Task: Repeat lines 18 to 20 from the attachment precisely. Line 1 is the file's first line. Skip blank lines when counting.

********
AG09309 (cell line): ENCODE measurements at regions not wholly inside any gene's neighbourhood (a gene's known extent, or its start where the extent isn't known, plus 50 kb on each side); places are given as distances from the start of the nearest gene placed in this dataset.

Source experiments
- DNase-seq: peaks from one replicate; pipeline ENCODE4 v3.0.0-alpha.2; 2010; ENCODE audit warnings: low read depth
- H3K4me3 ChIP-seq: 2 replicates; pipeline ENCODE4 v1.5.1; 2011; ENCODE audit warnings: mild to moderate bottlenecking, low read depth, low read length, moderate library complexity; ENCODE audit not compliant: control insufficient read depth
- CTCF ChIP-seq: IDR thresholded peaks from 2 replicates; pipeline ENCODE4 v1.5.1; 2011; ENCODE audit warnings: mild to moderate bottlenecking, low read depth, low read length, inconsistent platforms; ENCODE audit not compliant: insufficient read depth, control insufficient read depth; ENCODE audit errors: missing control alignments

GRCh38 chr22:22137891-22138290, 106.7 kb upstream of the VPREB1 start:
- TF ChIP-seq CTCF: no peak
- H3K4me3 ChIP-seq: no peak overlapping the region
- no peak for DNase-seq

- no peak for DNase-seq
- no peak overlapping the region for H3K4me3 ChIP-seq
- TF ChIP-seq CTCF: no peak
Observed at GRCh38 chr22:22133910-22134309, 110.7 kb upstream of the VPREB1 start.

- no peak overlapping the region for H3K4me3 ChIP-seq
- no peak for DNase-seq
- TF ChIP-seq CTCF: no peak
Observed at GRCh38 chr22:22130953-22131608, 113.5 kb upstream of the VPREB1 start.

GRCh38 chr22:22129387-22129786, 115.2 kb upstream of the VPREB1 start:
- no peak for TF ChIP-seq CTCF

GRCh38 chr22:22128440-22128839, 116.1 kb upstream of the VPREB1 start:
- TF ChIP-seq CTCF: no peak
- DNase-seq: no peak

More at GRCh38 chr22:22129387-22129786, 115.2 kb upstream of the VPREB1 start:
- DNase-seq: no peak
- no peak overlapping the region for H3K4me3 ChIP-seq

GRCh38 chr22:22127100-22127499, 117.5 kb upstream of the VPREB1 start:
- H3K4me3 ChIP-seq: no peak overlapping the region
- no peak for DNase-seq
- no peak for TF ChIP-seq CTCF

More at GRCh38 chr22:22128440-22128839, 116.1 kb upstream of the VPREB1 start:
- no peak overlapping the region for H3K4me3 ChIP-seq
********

GRCh38 chr22:22129387-22129786, 115.2 kb upstream of the VPREB1 start:
- no peak for TF ChIP-seq CTCF

GRCh38 chr22:22128440-22128839, 116.1 kb upstream of the VPREB1 start: